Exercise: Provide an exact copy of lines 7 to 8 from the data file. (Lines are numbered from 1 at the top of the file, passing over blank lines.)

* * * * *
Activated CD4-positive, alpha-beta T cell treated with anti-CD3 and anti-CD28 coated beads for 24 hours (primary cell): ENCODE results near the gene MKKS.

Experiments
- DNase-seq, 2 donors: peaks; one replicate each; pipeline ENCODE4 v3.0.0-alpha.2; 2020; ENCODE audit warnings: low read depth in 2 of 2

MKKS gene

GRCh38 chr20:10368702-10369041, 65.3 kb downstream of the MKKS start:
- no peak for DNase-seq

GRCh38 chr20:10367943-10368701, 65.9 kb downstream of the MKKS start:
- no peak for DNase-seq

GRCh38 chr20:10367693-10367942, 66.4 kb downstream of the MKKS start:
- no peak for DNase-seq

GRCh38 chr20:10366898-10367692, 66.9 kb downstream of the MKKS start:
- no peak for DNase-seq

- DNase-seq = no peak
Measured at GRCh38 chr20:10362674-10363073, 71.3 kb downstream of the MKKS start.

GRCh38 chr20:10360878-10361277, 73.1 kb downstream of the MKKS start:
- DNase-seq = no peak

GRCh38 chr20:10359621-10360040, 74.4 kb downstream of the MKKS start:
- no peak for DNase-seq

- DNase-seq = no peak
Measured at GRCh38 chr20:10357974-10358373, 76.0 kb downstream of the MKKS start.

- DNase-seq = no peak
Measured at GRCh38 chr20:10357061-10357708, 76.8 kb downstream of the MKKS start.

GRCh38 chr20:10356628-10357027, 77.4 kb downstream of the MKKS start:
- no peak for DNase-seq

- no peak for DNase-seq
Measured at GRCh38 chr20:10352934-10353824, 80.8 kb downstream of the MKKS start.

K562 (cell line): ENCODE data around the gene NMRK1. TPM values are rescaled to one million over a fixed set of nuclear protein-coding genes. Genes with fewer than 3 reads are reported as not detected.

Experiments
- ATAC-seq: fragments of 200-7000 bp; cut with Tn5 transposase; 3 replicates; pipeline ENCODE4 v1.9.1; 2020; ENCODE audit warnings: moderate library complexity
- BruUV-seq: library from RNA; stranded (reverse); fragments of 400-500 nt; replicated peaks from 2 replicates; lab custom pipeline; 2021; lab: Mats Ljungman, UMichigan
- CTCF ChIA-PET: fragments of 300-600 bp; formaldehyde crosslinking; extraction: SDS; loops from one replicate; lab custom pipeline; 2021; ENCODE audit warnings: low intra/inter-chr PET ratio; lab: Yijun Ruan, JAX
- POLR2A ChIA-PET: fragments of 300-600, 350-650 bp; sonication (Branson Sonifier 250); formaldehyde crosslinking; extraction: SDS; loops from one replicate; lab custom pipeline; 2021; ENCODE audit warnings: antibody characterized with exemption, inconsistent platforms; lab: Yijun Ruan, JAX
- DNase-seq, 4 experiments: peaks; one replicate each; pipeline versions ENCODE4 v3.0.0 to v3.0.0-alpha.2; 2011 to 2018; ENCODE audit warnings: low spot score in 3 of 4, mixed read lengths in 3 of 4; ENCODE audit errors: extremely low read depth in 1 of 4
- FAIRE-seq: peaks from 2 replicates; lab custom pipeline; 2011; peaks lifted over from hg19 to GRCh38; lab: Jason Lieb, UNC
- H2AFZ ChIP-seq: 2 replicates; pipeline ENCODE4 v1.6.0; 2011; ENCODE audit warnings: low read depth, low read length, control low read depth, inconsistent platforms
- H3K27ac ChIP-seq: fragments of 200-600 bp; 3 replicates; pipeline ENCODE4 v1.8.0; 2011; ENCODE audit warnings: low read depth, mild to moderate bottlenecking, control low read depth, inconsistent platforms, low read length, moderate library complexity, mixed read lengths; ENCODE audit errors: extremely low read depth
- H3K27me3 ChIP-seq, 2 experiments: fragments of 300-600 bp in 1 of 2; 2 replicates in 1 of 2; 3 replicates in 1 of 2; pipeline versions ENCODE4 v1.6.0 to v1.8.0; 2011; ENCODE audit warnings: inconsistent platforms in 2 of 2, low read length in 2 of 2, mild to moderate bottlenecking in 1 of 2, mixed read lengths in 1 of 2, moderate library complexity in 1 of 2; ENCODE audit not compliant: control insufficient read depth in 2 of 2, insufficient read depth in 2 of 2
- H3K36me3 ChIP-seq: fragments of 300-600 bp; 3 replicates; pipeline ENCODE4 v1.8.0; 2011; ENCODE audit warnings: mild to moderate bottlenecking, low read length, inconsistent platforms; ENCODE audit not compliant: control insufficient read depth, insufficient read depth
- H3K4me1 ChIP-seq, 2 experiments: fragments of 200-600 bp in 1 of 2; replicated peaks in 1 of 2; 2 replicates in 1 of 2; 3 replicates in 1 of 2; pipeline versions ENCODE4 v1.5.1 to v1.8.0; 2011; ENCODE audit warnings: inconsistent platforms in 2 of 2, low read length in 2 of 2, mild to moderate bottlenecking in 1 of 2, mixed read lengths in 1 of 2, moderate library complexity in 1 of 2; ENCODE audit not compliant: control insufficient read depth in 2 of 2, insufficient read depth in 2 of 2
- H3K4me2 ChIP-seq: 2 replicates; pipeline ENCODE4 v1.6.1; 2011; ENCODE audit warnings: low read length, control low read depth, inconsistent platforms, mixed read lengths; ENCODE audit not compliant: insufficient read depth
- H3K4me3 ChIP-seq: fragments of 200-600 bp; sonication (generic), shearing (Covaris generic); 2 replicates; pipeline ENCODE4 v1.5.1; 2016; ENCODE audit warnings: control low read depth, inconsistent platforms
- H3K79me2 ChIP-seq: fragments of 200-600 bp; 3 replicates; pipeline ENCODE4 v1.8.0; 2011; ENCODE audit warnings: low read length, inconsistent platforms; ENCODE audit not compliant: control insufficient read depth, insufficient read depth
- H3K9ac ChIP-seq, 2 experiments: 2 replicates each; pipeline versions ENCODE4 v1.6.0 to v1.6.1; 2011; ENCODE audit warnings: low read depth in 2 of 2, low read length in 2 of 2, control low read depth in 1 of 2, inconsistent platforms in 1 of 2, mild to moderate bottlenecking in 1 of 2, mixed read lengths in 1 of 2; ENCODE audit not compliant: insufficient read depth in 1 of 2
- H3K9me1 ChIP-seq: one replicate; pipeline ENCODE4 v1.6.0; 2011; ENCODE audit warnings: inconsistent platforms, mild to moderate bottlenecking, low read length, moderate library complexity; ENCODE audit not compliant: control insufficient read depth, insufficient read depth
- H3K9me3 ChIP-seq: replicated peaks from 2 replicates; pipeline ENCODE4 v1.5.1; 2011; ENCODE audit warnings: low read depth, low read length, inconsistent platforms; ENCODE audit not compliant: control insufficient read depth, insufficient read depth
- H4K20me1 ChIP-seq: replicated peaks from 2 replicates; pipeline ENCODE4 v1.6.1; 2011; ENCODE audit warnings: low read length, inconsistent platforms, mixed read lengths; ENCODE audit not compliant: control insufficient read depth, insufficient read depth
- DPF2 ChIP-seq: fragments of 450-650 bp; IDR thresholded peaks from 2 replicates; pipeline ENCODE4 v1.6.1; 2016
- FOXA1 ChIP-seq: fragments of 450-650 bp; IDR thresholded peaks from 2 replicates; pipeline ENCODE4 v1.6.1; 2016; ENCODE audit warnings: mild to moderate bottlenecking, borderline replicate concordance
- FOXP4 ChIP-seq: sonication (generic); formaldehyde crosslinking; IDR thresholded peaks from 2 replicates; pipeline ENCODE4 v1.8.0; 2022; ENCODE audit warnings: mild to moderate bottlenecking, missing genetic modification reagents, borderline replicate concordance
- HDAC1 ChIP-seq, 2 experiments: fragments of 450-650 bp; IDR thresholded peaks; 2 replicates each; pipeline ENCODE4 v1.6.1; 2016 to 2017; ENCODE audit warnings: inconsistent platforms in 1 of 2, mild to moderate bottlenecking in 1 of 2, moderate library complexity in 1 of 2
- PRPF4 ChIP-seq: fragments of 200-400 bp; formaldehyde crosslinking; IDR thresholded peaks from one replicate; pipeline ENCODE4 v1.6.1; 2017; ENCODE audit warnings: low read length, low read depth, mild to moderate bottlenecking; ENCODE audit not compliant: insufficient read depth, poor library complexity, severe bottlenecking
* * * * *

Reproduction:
GRCh38 chr20:10367943-10368701, 65.9 kb downstream of the MKKS start:
- no peak for DNase-seq